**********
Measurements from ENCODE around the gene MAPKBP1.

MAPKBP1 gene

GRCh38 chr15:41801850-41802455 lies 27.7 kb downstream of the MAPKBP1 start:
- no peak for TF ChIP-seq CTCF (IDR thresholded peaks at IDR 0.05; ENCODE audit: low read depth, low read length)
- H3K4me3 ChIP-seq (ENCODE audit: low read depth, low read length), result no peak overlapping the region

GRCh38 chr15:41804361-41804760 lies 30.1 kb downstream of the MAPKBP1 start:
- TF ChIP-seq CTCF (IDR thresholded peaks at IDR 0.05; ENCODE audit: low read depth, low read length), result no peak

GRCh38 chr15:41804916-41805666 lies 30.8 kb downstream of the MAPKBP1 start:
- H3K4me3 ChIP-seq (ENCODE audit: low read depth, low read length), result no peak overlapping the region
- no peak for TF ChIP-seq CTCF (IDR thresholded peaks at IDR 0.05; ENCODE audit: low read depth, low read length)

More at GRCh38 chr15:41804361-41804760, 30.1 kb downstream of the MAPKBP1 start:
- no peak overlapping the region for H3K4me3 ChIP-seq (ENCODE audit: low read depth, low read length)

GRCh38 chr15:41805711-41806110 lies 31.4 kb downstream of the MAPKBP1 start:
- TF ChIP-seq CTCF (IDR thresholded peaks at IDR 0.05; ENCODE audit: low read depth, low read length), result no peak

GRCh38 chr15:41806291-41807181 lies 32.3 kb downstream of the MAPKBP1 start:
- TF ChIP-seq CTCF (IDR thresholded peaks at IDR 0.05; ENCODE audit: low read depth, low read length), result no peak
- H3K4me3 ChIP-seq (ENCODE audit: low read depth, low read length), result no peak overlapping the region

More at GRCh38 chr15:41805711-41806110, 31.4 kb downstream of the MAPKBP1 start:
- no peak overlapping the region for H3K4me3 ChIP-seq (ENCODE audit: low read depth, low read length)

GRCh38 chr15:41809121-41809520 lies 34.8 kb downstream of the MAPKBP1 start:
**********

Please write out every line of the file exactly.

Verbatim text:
Measurements from ENCODE around the gene MAPKBP1.

MAPKBP1 gene

GRCh38 chr15:41801850-41802455 lies 27.7 kb downstream of the MAPKBP1 start:
- no peak for TF ChIP-seq CTCF (IDR thresholded peaks at IDR 0.05; ENCODE audit: low read depth, low read length)
- H3K4me3 ChIP-seq (ENCODE audit: low read depth, low read length), result no peak overlapping the region

GRCh38 chr15:41804361-41804760 lies 30.1 kb downstream of the MAPKBP1 start:
- TF ChIP-seq CTCF (IDR thresholded peaks at IDR 0.05; ENCODE audit: low read depth, low read length), result no peak

GRCh38 chr15:41804916-41805666 lies 30.8 kb downstream of the MAPKBP1 start:
- H3K4me3 ChIP-seq (ENCODE audit: low read depth, low read length), result no peak overlapping the region
- no peak for TF ChIP-seq CTCF (IDR thresholded peaks at IDR 0.05; ENCODE audit: low read depth, low read length)

More at GRCh38 chr15:41804361-41804760, 30.1 kb downstream of the MAPKBP1 start:
- no peak overlapping the region for H3K4me3 ChIP-seq (ENCODE audit: low read depth, low read length)

GRCh38 chr15:41805711-41806110 lies 31.4 kb downstream of the MAPKBP1 start:
- TF ChIP-seq CTCF (IDR thresholded peaks at IDR 0.05; ENCODE audit: low read depth, low read length), result no peak

GRCh38 chr15:41806291-41807181 lies 32.3 kb downstream of the MAPKBP1 start:
- TF ChIP-seq CTCF (IDR thresholded peaks at IDR 0.05; ENCODE audit: low read depth, low read length), result no peak
- H3K4me3 ChIP-seq (ENCODE audit: low read depth, low read length), result no peak overlapping the region

More at GRCh38 chr15:41805711-41806110, 31.4 kb downstream of the MAPKBP1 start:
- no peak overlapping the region for H3K4me3 ChIP-seq (ENCODE audit: low read depth, low read length)

GRCh38 chr15:41809121-41809520 lies 34.8 kb downstream of the MAPKBP1 start: